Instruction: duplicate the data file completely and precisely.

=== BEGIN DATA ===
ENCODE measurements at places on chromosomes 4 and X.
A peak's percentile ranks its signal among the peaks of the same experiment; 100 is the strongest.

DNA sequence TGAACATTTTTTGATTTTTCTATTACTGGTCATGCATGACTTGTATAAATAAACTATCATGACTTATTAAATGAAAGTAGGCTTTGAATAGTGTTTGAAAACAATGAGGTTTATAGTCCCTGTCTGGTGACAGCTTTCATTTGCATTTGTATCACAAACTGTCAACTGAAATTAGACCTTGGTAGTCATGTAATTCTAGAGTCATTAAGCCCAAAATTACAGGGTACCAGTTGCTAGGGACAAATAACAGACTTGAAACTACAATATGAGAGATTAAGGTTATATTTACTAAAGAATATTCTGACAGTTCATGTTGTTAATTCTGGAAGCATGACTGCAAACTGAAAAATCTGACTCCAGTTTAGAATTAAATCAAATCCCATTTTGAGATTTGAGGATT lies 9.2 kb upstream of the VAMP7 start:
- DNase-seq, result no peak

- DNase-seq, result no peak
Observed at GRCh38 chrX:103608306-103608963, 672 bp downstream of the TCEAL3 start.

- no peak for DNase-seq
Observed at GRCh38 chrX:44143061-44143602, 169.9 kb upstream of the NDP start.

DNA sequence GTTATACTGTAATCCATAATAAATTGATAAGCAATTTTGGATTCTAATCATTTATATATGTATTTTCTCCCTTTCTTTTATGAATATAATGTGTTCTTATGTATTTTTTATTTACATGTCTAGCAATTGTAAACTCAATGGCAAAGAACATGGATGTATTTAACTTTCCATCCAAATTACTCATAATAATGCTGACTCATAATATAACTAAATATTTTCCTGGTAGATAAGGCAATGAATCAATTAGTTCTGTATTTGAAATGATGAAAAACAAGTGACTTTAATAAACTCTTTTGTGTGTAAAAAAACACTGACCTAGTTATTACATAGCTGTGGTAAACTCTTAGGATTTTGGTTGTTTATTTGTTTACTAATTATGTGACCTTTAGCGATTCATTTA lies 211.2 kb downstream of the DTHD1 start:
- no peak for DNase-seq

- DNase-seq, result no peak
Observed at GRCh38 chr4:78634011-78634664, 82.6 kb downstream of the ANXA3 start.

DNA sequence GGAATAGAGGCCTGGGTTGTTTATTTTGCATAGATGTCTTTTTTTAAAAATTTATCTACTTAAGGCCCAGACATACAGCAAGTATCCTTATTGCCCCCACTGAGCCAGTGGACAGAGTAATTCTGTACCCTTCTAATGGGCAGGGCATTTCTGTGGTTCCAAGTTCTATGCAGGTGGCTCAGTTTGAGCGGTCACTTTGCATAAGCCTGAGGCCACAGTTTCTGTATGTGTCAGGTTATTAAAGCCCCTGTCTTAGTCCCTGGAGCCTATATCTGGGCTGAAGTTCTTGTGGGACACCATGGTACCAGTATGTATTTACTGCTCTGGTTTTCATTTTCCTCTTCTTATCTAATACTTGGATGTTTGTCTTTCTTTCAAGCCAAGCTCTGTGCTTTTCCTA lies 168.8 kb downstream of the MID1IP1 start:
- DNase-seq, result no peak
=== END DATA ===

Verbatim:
ENCODE measurements at places on chromosomes 4 and X.
A peak's percentile ranks its signal among the peaks of the same experiment; 100 is the strongest.

DNA sequence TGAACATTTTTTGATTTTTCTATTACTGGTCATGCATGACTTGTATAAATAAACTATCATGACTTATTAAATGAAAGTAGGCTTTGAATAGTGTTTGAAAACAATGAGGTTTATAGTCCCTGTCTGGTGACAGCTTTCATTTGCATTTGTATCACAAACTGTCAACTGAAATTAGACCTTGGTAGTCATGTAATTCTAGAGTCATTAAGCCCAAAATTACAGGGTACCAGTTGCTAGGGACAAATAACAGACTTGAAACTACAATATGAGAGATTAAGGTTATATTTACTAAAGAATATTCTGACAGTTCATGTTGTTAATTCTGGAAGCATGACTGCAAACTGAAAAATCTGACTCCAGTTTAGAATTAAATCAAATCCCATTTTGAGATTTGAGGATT lies 9.2 kb upstream of the VAMP7 start:
- DNase-seq, result no peak

- DNase-seq, result no peak
Observed at GRCh38 chrX:103608306-103608963, 672 bp downstream of the TCEAL3 start.

- no peak for DNase-seq
Observed at GRCh38 chrX:44143061-44143602, 169.9 kb upstream of the NDP start.

DNA sequence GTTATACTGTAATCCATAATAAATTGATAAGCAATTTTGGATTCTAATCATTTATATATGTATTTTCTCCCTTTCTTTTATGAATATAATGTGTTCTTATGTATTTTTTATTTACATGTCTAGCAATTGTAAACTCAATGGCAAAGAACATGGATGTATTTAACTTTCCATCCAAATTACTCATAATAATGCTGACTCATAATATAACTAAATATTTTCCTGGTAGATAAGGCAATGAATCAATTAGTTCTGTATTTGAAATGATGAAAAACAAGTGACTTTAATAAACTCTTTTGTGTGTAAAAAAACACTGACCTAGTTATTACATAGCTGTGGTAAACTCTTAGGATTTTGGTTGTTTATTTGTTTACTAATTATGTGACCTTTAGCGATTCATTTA lies 211.2 kb downstream of the DTHD1 start:
- no peak for DNase-seq

- DNase-seq, result no peak
Observed at GRCh38 chr4:78634011-78634664, 82.6 kb downstream of the ANXA3 start.

DNA sequence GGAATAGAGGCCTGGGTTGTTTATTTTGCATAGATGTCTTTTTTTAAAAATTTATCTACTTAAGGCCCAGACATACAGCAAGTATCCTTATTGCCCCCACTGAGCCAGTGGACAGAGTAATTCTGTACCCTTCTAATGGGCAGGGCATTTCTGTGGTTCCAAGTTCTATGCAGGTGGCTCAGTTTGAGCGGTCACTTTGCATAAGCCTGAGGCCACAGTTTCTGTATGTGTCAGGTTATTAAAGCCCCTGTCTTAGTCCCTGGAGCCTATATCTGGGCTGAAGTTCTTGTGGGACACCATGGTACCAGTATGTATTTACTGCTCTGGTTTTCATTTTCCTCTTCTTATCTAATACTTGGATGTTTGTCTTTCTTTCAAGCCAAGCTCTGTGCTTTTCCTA lies 168.8 kb downstream of the MID1IP1 start:
- DNase-seq, result no peak